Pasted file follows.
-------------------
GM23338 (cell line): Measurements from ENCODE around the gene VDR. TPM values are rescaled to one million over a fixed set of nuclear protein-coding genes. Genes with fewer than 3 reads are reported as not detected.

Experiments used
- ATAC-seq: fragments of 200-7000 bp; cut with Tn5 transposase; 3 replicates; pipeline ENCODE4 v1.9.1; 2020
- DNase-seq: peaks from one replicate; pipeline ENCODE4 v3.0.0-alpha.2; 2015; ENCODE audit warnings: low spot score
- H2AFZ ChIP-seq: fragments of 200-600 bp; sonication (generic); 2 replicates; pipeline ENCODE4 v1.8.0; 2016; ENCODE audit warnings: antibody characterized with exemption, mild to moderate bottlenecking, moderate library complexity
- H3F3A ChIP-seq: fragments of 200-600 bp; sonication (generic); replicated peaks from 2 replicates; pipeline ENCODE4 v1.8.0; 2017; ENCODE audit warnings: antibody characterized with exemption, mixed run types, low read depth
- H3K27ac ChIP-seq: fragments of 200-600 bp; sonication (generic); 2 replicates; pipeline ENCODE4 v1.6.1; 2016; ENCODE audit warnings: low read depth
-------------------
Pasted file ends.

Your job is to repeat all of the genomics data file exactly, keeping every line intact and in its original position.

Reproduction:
GM23338 (cell line): Measurements from ENCODE around the gene VDR. TPM values are rescaled to one million over a fixed set of nuclear protein-coding genes. Genes with fewer than 3 reads are reported as not detected.

Experiments used
- ATAC-seq: fragments of 200-7000 bp; cut with Tn5 transposase; 3 replicates; pipeline ENCODE4 v1.9.1; 2020
- DNase-seq: peaks from one replicate; pipeline ENCODE4 v3.0.0-alpha.2; 2015; ENCODE audit warnings: low spot score
- H2AFZ ChIP-seq: fragments of 200-600 bp; sonication (generic); 2 replicates; pipeline ENCODE4 v1.8.0; 2016; ENCODE audit warnings: antibody characterized with exemption, mild to moderate bottlenecking, moderate library complexity
- H3F3A ChIP-seq: fragments of 200-600 bp; sonication (generic); replicated peaks from 2 replicates; pipeline ENCODE4 v1.8.0; 2017; ENCODE audit warnings: antibody characterized with exemption, mixed run types, low read depth
- H3K27ac ChIP-seq: fragments of 200-600 bp; sonication (generic); 2 replicates; pipeline ENCODE4 v1.6.1; 2016; ENCODE audit warnings: low read depth